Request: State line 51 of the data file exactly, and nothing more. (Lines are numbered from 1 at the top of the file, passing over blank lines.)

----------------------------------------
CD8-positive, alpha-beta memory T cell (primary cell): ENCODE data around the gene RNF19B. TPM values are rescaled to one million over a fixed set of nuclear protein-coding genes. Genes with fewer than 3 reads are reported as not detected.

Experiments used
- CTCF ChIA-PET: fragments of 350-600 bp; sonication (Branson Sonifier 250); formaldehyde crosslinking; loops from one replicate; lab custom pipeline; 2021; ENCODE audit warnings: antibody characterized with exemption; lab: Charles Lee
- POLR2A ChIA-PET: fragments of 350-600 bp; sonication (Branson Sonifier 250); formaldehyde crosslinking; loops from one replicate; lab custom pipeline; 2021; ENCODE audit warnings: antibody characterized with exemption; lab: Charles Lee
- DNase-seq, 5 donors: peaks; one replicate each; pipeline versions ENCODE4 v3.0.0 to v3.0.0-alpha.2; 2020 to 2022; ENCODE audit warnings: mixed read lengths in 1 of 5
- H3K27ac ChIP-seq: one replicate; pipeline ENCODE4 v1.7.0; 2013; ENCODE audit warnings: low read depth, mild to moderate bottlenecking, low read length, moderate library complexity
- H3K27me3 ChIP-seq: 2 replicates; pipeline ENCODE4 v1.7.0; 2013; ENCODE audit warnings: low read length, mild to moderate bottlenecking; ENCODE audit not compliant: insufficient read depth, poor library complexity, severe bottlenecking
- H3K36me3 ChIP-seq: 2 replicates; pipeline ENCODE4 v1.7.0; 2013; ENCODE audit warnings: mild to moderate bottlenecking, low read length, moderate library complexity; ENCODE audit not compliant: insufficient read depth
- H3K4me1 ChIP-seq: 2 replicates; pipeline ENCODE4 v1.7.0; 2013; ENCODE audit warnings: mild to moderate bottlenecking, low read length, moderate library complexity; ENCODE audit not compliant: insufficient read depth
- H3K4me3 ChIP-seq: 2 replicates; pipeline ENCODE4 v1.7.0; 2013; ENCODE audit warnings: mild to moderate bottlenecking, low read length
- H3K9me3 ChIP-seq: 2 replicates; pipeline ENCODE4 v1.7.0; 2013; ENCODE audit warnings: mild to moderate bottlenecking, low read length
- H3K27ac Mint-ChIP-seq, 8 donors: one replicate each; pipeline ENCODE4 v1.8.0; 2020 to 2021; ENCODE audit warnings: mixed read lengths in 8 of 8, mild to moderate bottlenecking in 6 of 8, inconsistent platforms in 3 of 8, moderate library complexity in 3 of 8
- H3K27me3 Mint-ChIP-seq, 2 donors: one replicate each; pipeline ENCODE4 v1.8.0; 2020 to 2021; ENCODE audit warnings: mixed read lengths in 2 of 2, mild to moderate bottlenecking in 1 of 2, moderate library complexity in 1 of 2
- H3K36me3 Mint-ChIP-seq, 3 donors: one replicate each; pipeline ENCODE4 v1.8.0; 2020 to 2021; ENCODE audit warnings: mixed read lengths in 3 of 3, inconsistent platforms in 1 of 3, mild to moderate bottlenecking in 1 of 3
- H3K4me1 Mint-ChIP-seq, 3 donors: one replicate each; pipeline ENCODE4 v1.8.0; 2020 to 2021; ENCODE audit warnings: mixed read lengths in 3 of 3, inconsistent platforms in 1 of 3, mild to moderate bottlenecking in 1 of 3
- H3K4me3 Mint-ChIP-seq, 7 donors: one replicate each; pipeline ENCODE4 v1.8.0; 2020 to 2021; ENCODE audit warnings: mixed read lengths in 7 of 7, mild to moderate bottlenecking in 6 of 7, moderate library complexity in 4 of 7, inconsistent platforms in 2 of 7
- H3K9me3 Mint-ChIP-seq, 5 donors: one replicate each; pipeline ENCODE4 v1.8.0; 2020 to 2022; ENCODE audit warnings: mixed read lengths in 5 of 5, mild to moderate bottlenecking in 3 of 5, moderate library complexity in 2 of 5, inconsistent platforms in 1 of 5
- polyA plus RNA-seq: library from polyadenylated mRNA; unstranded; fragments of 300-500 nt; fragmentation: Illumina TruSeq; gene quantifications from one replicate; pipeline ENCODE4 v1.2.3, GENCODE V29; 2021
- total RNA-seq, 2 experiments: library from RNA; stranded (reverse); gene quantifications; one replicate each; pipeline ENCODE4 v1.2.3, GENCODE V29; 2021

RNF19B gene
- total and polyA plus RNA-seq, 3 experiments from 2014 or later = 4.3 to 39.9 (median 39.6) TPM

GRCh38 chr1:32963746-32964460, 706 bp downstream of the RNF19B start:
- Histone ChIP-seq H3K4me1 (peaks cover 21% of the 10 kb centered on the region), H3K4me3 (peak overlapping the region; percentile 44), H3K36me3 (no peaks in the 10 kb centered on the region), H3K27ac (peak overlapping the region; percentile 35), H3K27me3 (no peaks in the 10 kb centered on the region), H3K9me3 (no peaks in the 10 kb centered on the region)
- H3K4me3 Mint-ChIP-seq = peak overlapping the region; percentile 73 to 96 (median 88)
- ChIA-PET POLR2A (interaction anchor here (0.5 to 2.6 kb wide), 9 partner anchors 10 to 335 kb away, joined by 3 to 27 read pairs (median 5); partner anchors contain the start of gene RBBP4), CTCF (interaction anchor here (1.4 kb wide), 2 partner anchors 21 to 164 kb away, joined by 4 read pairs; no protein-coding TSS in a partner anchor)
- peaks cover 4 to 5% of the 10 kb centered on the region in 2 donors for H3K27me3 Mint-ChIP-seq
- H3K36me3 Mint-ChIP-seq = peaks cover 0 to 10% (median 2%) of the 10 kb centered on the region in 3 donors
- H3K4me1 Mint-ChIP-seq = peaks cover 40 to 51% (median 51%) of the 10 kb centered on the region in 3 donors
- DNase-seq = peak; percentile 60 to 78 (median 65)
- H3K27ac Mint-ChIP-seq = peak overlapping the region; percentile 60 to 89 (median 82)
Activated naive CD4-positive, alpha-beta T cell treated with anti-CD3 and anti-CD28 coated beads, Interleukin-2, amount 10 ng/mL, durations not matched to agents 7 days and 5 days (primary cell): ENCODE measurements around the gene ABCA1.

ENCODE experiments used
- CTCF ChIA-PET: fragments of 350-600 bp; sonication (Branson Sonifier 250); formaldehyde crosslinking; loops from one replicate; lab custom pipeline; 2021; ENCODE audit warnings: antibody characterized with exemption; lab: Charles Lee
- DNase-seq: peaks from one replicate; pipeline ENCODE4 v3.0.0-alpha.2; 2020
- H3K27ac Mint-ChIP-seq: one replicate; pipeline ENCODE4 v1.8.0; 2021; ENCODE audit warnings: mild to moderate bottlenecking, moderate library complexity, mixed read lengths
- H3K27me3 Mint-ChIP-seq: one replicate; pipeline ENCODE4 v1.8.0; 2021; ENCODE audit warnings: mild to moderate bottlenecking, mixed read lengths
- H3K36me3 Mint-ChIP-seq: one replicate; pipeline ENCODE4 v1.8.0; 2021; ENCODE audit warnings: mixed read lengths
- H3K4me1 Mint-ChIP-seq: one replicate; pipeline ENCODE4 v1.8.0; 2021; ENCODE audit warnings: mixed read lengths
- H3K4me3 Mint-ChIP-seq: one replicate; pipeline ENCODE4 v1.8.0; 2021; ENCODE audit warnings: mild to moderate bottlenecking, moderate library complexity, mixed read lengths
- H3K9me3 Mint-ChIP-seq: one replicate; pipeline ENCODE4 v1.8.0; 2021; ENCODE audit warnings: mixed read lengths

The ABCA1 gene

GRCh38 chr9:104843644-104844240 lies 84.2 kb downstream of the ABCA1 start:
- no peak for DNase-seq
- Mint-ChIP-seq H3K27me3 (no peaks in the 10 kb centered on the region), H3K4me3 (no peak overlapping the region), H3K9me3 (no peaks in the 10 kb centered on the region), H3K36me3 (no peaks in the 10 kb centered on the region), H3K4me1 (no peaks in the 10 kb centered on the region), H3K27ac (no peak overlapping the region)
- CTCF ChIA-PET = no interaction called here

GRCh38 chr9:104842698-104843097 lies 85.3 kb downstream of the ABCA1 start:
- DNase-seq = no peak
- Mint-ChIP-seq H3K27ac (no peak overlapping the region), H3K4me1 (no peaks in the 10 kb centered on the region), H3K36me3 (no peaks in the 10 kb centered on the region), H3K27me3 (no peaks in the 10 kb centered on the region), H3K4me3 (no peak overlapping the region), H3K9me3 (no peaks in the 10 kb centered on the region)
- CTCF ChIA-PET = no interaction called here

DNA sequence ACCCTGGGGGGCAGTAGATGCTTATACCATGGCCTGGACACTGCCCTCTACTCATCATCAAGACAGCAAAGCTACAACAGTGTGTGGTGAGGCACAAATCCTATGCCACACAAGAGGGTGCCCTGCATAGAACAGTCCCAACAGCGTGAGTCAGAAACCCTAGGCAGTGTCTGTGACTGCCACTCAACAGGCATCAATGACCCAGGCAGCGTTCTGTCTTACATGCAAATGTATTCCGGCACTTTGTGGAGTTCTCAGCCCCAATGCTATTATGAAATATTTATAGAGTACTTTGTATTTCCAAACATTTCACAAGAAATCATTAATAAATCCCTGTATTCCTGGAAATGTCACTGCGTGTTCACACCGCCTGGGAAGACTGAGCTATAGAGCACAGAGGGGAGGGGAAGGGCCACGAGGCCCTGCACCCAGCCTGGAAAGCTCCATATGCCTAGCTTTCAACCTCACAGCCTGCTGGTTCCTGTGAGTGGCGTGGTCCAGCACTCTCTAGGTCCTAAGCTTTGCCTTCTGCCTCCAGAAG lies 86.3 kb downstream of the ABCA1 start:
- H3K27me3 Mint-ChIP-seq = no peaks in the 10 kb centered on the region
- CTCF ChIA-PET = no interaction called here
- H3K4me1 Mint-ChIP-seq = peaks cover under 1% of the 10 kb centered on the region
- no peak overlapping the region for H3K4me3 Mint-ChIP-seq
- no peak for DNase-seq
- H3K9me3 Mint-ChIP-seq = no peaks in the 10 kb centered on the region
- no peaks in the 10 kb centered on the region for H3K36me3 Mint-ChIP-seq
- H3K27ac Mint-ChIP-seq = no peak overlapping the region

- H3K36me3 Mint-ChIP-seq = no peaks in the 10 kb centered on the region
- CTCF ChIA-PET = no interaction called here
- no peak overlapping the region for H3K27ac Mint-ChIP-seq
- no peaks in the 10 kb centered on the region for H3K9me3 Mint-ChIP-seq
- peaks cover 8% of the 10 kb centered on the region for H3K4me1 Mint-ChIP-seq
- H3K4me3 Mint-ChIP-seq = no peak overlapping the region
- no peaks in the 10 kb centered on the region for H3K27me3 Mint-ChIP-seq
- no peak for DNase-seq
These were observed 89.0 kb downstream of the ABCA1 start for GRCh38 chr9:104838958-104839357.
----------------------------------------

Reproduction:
- H3K27me3 Mint-ChIP-seq = no peaks in the 10 kb centered on the region